One question I frequently see is how one can get certified in configuration management (CM). The next question that typically follows centers on which certification is best. I thought I would investigate the different CM certifications and provide some insight for the CM professionals out there considering certification.
The certification offered by the National Defense Industrial Association (NDIA) seems to be the one I see referenced most often by CM professionals and the one I see requested most by employers. NDIA offers a two-day prep course and the one-day exam. The cost of the two-day course and exam ranges from $550 to $580 depending on your membership status in NDIA. You do not have to take the two-day class though NDIA highly recommends it. They provide information on their website about the exam and how to register.
I give this certification the “most bang for the buck” award due to its relatively low cost and its name recognition in the CM world.
The CMII Research Institute offers a CM certification with a twist: They advocate a CM angle as a way to perform project, change, requirements, release, and data management. Like the NDIA, they offer a tiered approach to earn CM certification: CMII Basics, CMII Comprehensive, and CMII Professional. They offer public, online, and onsite courses. The cost for public courses is $16,200, which is a substantial investment.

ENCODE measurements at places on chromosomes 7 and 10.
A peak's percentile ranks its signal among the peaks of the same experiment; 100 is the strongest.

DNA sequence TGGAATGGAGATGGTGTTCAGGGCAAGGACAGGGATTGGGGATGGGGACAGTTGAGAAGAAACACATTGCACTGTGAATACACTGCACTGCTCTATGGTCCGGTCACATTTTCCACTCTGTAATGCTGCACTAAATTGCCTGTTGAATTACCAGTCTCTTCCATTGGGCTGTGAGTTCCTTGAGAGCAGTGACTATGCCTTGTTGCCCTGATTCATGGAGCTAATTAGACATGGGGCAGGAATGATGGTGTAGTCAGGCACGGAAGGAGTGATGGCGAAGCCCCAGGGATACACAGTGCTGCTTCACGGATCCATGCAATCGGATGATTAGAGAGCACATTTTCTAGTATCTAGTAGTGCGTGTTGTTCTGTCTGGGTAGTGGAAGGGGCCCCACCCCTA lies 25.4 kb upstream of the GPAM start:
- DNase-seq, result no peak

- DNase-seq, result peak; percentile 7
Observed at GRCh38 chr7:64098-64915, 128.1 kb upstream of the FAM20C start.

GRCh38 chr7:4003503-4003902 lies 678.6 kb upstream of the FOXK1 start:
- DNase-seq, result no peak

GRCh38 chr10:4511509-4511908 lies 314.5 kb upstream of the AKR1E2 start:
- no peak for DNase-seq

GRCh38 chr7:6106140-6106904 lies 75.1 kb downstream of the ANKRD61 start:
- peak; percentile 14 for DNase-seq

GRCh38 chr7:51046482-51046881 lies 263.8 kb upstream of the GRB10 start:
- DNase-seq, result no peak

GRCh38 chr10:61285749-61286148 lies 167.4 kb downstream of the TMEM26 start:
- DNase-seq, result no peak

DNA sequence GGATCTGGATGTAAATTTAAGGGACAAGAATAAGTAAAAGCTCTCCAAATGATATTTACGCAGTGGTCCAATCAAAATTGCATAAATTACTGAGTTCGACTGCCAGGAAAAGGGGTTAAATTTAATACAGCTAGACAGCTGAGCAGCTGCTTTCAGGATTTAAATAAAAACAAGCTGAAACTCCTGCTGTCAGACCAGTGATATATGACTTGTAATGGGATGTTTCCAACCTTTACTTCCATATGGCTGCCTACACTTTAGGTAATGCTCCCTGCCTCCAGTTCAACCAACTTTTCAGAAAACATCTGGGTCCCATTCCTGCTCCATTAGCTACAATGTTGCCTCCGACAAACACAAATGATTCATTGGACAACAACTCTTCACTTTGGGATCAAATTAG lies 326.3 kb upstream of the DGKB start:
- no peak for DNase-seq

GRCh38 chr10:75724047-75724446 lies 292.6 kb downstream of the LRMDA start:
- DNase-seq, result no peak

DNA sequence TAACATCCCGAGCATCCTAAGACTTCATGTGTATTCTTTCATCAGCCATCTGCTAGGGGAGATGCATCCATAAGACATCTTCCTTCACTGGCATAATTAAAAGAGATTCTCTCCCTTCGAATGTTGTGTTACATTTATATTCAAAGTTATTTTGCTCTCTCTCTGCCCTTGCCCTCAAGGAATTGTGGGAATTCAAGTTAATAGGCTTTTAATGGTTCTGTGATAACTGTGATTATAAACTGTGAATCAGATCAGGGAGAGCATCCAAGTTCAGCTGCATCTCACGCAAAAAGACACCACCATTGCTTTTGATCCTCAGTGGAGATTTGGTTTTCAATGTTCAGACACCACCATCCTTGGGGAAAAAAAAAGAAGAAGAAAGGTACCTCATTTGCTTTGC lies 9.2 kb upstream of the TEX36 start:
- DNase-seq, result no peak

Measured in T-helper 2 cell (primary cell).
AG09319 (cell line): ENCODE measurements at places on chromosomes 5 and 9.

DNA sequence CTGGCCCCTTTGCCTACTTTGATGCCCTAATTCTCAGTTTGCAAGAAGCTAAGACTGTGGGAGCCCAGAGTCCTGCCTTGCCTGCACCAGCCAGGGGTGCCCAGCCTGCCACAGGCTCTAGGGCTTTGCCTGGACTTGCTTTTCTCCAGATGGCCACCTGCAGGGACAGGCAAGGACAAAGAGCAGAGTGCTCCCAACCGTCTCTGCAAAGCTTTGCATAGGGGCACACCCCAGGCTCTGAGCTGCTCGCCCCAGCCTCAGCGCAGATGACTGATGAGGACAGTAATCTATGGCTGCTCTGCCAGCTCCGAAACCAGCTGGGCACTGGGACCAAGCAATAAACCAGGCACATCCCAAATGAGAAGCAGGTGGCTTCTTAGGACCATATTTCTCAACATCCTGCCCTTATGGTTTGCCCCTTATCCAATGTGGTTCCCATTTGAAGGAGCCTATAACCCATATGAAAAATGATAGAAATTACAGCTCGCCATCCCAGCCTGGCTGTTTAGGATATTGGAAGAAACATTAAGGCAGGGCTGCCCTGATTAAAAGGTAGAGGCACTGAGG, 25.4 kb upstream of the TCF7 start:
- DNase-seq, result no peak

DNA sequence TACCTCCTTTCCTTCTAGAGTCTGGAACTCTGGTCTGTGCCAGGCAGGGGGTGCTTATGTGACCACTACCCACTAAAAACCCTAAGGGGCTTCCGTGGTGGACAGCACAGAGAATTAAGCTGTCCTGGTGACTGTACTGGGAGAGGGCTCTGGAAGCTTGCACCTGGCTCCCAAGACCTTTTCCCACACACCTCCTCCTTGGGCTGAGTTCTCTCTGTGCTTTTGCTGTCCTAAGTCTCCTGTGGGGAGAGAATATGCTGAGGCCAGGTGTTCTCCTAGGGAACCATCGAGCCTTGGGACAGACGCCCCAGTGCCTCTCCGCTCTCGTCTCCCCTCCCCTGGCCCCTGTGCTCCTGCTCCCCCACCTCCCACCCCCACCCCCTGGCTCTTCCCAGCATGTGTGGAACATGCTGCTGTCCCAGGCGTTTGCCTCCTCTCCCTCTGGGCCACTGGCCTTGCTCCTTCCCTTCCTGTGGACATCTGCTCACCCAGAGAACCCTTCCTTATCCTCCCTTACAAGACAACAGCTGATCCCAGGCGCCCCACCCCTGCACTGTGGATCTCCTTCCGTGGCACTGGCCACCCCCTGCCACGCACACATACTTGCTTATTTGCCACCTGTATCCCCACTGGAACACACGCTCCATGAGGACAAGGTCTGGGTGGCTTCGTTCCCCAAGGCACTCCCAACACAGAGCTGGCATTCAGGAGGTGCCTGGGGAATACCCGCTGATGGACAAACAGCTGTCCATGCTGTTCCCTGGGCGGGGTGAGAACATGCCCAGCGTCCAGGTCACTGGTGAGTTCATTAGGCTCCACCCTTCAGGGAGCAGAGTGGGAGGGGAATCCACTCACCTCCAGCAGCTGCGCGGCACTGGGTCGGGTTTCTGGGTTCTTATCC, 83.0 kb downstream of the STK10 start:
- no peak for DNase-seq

I believe the CMII certification is an excellent way to learn more about CM and that the CMII course offerings appear to be thorough in content. However, the cost may prohibit most people from taking this route to certification.
International Society of Configuration Management
This certification claims more than 4,000 people certified in twenty-one countries. The organization offers four courses for their three-tiered certification professionals. From a name recognition perspective, this certification, with a total cost of $5,940, may not be the best choice.
The Configuration Management Process Improvement Center certification is sponsored by the University of Houston and, like the other three certifications mentioned, has a tiered approach to the certification process. They offer public and onsite courses; fees are available on their website. The cost for the top-level public courses reaches $10,675.
This certification is costly, and I have never seen an employee ask for this certification, although The University of Houston name affiliation carries some weight. I have a feeling that, with NASA's presence in Houston, this certification may be more geared to that area and clientele.
The question of which is best will be determined by many factors, especially the certification’s cost. You have to ask yourself whether or not the cost justifies the end result. You have to explain the investment to your superiors and prove to them that the expertise you'll gain outweighs the investment costs—and that may be your hardest battle.
Joe Townsend has been in the configuration management field for twelve years. He has worked for CNA Life Insurance, RCA, Boeing, UPS, and in state government. Joe has primarily worked with Serena tools, including PVCS Version Manager, Tracker, TeamTrack (Mashups), and Dimensions. He is an administrator for WebFocus and supports Eclipse users.